subendoteliu i al proliferrii celulelor musculare netede) care atunci cnd
se pierde, nclinnd balana n favoarea PDGF, pare s reprezinte un
moment critic n apariia i progresia leziunilor aterosclerotice. Cea mai
important surs de PDGF este reprezentat de macrofage, la aproximativ
20% dintre acestea distribuite ubicuitar n leziune evideniindu-se
prezena intracitoplasmatic a lanul proteic al acestuia.
PDGF este important i datorit faptului c induce creterea numrului de
receptori pentru LDL, creterea sintezei de colesterol, reorganizarea
filamentelor actinice i modificarea formei celulelor.

Normal Artery

Response to Injury

Endothelial Dysfunction

Initiation of Fatty Streak

Fatty Streak

Fibro-fatty Atheroma

Major components of
plaque

Cells (SMC, macrophages and other


WBC)

ECM (collagen, elastin, and PGs)

Lipid = Cholesterol (Intra/extracellular)

(Often calcification)

Two major processes in


plaque formation

Intimal thickening (SMC proliferation


and
ECM synthesis)

Lipid accumulation

AHA Classification of
atherosclerosis

Fig.11.7

Striurile lipidice
(Leziuni n fazele I, II, III):

Apar n jurul vrstei de 10 ani, fiind constituite din macrofage ncrcate cu


lipide, limfocite T, celule spumoase i un numr redus de celule musculare
netede migrate subendotelial i care au acumulat i ele lipide.
Celula de origine din care a provenit celula spumoas este dificil de
determinat chiar dac se folsesc tehnici de microscopie electronic i
doar ncercarea de identificare cu anticorpi monoclonali mpotriva unui
antigen citoplasmatic specific din macrofage i a actinei din celulele
musculare netede a fost ncununat de succes, dovedind c majoritatea
celulelor spumoase provin din macrofage.
Aspectul macroscopic al striurilor lipidice este datorat acunulrii de lipide,
zonele respective prnd ca arii bine delimitate de culoare galben.
Studiile anatomopatolgice au artat c localizarea anatomic a striurilor
lipidice la copii i aduli tineri este similar cu cea a leziunilor avansate,
fibromusculare sau fibroase de la vrstnici. Acest descoperire arat c
striurile lipidice sunt formele precursoare ale leziunilor aterosclerotice
ocluzive severe.

Fatty Streak-Aorta

Fatty Streak-Coronary
Artery

ngroarea intimal difuz


(Leziuni faza IV)

Aceast faz a leziunii se caracterizeaz prin creterea


proporiei celulelor musculare netede i a esutului
conjunctiv la nivelul leziunii aterosclerotice precum si
cresterea acumularii de lipide extracelulare.
Se discut nc dac acest cretere a migrrii
celulelor musculare netede din medie n spaiul
subintimal i hiperproliferarea lor este datorat
stressului exercitat de flux asupra peretelui arterial sau
este pur i simplu consecina progresiei ateromatozei.
Deasemenea, la nivelul leziunii intimale difuze, se
regsesc elementele prezente n striurile lipdice:
macrofage, limfocite T, celule spumoase.

Placa fibroas
(Leziuni n fazele V i VI)

Leziunile ateroclerotice aflate n fazele avansate (V, VI) se numesc


plci fibroase i macroscopic au culoare alb i sunt protruzive n
lumenul aterial.
Placa fibroas prezint aceleai elemente existente la nivelul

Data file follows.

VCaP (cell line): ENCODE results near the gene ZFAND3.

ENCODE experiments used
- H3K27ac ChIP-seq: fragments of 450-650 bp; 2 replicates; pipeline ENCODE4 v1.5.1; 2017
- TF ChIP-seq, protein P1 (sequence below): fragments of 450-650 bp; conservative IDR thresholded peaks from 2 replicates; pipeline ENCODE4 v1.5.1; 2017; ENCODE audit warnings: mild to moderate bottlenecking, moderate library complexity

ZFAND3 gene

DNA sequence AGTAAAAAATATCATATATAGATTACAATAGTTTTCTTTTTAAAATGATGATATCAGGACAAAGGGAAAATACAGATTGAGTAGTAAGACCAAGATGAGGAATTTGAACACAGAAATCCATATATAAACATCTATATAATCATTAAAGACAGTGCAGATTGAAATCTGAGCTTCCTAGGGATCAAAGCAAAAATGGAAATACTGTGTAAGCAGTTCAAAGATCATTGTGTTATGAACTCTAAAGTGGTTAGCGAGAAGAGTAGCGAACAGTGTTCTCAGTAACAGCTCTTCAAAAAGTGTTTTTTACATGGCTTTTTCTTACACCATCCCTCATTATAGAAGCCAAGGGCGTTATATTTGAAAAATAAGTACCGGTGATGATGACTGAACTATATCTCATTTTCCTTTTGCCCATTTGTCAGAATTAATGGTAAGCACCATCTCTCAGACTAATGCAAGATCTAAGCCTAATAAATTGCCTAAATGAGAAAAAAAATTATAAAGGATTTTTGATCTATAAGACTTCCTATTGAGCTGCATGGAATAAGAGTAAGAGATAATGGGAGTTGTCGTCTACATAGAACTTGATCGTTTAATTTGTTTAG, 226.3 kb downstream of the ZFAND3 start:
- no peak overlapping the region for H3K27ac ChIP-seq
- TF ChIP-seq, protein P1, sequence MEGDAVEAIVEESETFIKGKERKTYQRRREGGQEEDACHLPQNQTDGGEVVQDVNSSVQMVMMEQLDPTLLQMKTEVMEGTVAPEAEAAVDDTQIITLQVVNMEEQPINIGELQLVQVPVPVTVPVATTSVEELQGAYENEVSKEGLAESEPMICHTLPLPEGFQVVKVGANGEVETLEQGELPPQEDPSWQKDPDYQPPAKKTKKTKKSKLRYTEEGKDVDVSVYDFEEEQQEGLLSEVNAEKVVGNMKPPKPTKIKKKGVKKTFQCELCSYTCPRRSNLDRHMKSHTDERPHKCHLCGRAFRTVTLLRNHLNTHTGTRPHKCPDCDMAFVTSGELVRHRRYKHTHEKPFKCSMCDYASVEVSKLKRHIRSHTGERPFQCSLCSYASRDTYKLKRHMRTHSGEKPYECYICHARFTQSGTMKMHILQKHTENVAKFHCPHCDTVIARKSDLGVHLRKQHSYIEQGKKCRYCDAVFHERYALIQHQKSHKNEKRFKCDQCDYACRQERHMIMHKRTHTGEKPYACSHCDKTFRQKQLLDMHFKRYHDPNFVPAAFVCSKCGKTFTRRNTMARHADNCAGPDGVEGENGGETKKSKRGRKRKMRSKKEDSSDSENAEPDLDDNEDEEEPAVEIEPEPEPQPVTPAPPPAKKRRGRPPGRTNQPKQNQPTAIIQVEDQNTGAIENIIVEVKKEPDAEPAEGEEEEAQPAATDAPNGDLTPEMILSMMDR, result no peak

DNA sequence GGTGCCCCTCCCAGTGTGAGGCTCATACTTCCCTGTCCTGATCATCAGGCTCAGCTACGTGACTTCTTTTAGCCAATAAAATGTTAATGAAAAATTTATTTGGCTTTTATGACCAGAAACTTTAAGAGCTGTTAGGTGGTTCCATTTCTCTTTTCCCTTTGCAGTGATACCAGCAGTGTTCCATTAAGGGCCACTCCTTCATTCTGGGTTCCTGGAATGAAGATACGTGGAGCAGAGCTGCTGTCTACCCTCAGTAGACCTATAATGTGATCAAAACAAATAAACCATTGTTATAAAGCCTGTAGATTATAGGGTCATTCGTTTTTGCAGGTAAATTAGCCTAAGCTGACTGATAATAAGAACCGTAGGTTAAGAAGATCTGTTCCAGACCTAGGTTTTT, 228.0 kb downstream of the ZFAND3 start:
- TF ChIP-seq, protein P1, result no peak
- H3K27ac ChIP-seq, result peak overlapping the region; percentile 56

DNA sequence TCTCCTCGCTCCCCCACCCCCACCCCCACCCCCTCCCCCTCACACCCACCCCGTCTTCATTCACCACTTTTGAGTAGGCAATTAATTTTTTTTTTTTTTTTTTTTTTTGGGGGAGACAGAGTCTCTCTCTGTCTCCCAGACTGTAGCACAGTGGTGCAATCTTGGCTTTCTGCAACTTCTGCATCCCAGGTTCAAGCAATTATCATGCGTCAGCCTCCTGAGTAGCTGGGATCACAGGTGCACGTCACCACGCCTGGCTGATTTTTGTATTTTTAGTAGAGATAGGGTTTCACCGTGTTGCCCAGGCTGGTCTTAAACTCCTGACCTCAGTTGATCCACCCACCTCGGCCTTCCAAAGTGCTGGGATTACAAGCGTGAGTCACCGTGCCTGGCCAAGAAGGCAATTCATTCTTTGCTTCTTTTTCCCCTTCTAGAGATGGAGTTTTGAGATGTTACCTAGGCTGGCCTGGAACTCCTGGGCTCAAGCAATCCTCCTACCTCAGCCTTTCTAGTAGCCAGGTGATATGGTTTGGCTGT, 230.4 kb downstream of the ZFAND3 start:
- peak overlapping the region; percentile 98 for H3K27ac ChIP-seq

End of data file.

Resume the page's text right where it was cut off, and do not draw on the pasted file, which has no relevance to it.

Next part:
ngrorii intimale difuze, existnd ns o cretere foarte mare a
numrului celulelor musculare netede i a esutului conjunctiv.
Specificitatea plcii fiboase const n faptul c suprafaa sa este
acoperit de un nveli fibros format din celule musculare netede cu o
form distinct subiri i plate, nconjurate de lamele numeroase de
membran bazal, proteoglicani i fibre de colagen. Sub acest
acoperi fibros se gsete o zon cu celularitate bogat constituit
din: celule musculare netede, macrofage, limfocite T CD8+
numeroase, un numr redus de limfocite T CD 4+ i esut conjuctiv.
Sub zona cu celule numeroase se afl un strat profund alctuit din
celule spumoase mari i numeroase, esut necrotic, resturi celulare,
cristale de colesterol i zone de calcificare.

FibrousPlaques

ComplicatedLesions

ComplicatedLesions

Summary of Atherosclerotic Process

Multifactorial process (risk factors)


Initiated by endothelial dysfunction
Up regulation of endothelial and leukocyte adhesion
molecules
Macrophage diapedesis
LDL transcytosis
LDL oxidation
Foam cells
Recruitment and proliferation of smooth muscle cells
(synthesis of connective tissue proteins)
Formation and organization of arterial thrombi

Disfunctie
Endoteliala

Boala
coronariana
non-ocluziva

Boalacoronariana
ocluziva

Boala coronariana sub-clinica

Boala coronariana clinica

DISFUNCTIAENDOTELIALA

Three patterns of
arteriosclerosis

Atherosclerosis
The dominant pattern of arteriosclerosis
Primarily affects the elastic (aorta,
carotid, iliac) and large to medium sized
muscular arteries (coronary, popliteal)

Monckeberg medial calcific


sclerosis
Arteriolosclerosis small arteries
and arterioles (hypertension and DM)

Is Atherosclerosis
Reversible

Primate experiments

Humans

High fat diet discontinued; atherosclerotic lesions


regress
Decrease fat and caloric intake (wars, famine,
wasting disease), atheromas decrease.
Angiography after cholesterol lowering, plaque size
decreases

What has to happen for plaques to regress?

LDL lowered
Mac ingest lipids
Reverse cholesterol transport, depends on HDL

Consequences of plaque
formation
Generalized
Narrowing/Occlusion
Rupture
Emboli

Leading to specific problems:


Myocardial and cerebral infarcts
Aortic aneurysms
Peripheral vascular disease

Altered Vessel Function

Vessel change

Consequence

Plaque narrows lumen

Ischemia, turbulence

Wall weakened